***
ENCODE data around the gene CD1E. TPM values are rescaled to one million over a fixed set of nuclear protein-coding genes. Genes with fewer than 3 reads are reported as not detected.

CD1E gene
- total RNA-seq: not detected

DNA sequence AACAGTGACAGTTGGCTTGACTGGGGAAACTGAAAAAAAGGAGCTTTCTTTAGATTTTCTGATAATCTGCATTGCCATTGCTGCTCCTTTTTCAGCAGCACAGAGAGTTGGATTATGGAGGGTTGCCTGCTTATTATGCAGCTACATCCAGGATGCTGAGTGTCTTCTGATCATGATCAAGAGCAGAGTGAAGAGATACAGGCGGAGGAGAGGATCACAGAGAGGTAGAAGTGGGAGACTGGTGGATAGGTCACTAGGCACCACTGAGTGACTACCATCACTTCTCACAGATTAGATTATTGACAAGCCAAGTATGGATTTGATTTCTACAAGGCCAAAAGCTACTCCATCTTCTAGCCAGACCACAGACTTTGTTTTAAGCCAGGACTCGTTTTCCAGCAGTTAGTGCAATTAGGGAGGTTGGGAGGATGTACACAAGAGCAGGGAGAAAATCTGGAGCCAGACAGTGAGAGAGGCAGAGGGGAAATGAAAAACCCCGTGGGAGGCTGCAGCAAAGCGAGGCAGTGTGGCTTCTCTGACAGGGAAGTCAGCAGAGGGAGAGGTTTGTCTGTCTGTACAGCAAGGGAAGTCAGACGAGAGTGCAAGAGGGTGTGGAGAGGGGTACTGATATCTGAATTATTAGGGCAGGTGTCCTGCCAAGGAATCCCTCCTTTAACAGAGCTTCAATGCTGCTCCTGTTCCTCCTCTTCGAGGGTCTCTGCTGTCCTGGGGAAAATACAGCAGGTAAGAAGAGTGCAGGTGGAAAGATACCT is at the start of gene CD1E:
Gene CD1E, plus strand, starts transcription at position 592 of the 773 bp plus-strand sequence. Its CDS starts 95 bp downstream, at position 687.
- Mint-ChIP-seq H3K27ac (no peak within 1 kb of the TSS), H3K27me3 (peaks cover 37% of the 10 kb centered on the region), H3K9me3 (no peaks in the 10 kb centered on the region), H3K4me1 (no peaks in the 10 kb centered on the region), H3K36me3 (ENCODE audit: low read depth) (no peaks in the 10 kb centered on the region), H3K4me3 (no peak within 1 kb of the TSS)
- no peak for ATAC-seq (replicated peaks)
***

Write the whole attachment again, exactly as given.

ENCODE data around the gene CD1E. TPM values are rescaled to one million over a fixed set of nuclear protein-coding genes. Genes with fewer than 3 reads are reported as not detected.

CD1E gene
- total RNA-seq: not detected

DNA sequence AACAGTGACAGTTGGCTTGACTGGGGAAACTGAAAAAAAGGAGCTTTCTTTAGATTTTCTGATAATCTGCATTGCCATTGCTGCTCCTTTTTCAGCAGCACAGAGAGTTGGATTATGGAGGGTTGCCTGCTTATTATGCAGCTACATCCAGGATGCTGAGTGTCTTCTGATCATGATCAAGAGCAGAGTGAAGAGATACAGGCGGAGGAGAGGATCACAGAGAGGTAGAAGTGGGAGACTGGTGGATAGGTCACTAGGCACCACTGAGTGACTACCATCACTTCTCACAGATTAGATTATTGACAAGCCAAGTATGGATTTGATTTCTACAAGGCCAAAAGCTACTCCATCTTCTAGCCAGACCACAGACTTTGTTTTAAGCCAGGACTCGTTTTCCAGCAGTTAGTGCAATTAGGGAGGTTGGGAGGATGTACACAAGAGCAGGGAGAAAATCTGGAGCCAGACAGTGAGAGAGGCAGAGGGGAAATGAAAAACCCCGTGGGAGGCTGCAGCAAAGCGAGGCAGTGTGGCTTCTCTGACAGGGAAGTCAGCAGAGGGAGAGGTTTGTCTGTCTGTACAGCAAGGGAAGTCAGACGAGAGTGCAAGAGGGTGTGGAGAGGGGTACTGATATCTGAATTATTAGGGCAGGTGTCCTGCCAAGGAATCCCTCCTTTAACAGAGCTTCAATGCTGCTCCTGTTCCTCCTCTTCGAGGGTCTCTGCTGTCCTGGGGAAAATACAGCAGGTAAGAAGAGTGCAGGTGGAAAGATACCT is at the start of gene CD1E:
Gene CD1E, plus strand, starts transcription at position 592 of the 773 bp plus-strand sequence. Its CDS starts 95 bp downstream, at position 687.
- Mint-ChIP-seq H3K27ac (no peak within 1 kb of the TSS), H3K27me3 (peaks cover 37% of the 10 kb centered on the region), H3K9me3 (no peaks in the 10 kb centered on the region), H3K4me1 (no peaks in the 10 kb centered on the region), H3K36me3 (ENCODE audit: low read depth) (no peaks in the 10 kb centered on the region), H3K4me3 (no peak within 1 kb of the TSS)
- no peak for ATAC-seq (replicated peaks)